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Law Day Essay Contest winners honored at luncheon

Law Day Essay Contest winners in Nebraska were honored at an April 30 luncheon at the Nebraska Educational Telecommunications building in Lincoln.

The essay contest and luncheon were sponsored by the Nebraska State Bar Foundation and Nebraska Supreme Court.

Contest entrants were asked to give their ideas on what should be done to increase the number of registered voters and voter turnout.

Winners of the essay contest were Julianna Curley of Omaha’s Marian High School, ninth grade; Luciano Ramirez of Lexington High School, 10th grade; Grace Carhart of Bloomfield High School, 11th grade; and Allie Fisher of Omaha’s Westside High School, 12th grade.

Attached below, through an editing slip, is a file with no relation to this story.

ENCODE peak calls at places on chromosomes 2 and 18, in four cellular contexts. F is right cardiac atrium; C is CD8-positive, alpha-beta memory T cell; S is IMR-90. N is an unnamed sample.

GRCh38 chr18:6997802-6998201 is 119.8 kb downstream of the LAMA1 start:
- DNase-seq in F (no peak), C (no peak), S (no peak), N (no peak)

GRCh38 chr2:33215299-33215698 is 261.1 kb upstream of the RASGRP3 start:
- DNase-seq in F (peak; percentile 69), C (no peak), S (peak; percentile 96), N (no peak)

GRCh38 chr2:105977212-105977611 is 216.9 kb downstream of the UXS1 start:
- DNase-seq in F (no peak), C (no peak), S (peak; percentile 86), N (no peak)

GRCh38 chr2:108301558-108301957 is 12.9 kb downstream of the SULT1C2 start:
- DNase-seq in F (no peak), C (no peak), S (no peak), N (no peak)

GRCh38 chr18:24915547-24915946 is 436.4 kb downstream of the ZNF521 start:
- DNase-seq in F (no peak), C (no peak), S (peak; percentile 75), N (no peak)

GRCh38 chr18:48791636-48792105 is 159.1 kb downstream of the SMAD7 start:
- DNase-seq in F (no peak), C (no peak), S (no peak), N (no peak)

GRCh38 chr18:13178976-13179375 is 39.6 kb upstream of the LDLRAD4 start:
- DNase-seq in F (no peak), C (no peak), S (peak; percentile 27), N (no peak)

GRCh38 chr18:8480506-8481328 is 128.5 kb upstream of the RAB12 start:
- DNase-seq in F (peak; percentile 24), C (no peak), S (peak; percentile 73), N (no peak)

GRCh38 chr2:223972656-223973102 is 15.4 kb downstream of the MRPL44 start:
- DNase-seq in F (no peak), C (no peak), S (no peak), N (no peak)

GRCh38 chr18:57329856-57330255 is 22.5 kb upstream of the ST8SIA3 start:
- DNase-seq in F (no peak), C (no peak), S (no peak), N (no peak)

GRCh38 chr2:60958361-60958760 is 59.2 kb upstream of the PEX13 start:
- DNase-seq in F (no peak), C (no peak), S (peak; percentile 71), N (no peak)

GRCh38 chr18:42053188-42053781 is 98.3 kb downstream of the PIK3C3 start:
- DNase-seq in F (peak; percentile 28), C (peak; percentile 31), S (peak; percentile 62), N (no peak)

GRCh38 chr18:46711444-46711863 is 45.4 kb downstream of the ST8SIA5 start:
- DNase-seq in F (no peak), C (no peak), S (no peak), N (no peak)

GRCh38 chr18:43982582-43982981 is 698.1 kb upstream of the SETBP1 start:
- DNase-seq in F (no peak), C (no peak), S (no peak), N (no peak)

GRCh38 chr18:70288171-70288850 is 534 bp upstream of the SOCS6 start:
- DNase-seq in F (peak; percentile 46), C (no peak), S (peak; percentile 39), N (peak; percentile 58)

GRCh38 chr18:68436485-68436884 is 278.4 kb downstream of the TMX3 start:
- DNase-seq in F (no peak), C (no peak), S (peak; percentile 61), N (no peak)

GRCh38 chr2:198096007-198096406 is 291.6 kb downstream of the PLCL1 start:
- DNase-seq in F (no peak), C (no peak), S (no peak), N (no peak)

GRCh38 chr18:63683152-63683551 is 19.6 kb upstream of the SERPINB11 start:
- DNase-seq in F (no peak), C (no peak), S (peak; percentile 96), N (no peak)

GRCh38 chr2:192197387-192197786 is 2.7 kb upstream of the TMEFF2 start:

Following the luncheon, Secretary Gale moderated a discussion regarding whether voting should be mandatory in the United States. Mike Nelsen, an Omaha attorney, argued in favor of mandatory voting and Eric Berger, an assistant professor at the University of Nebraska College of Law, argued against the proposition.

Nebraska High school classes were able to view the discussion via online streaming.


Pictured (from left) are Grace Carhart of Bloomfield High School, Chief Justice Michael Heavican of the Nebraska Supreme Court and Melinda Makings, Carhart’s teacher. Carhart was the 11th grade winner.


As part of the luncheon, there was a discussion regarding whether voting should be mandatory in the United States. Participating in the discussion (from left) were Secretary Gale, who served as moderator, and panelists Eric Berger, an assistant professor at the University of Nebraska College of Law, and Mike Nelsen, an Omaha attorney.


The discussion was viewed by a live audience and high school classes via online streaming.